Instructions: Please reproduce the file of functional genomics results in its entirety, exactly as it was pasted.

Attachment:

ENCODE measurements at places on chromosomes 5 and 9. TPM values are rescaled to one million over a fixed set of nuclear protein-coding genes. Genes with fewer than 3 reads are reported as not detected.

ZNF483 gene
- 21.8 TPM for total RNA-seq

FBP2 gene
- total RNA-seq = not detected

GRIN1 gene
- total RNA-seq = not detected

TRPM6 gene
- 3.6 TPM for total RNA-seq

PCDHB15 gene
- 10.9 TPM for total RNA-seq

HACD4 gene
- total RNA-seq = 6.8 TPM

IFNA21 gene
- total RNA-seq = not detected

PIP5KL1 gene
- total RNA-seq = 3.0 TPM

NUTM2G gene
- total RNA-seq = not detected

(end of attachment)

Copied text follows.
ENCODE measurements at places on chromosomes 5 and 9. TPM values are rescaled to one million over a fixed set of nuclear protein-coding genes. Genes with fewer than 3 reads are reported as not detected.

ZNF483 gene
- 21.8 TPM for total RNA-seq

FBP2 gene
- total RNA-seq = not detected

GRIN1 gene
- total RNA-seq = not detected

TRPM6 gene
- 3.6 TPM for total RNA-seq

PCDHB15 gene
- 10.9 TPM for total RNA-seq

HACD4 gene
- total RNA-seq = 6.8 TPM

IFNA21 gene
- total RNA-seq = not detected

PIP5KL1 gene
- total RNA-seq = 3.0 TPM

NUTM2G gene
- total RNA-seq = not detected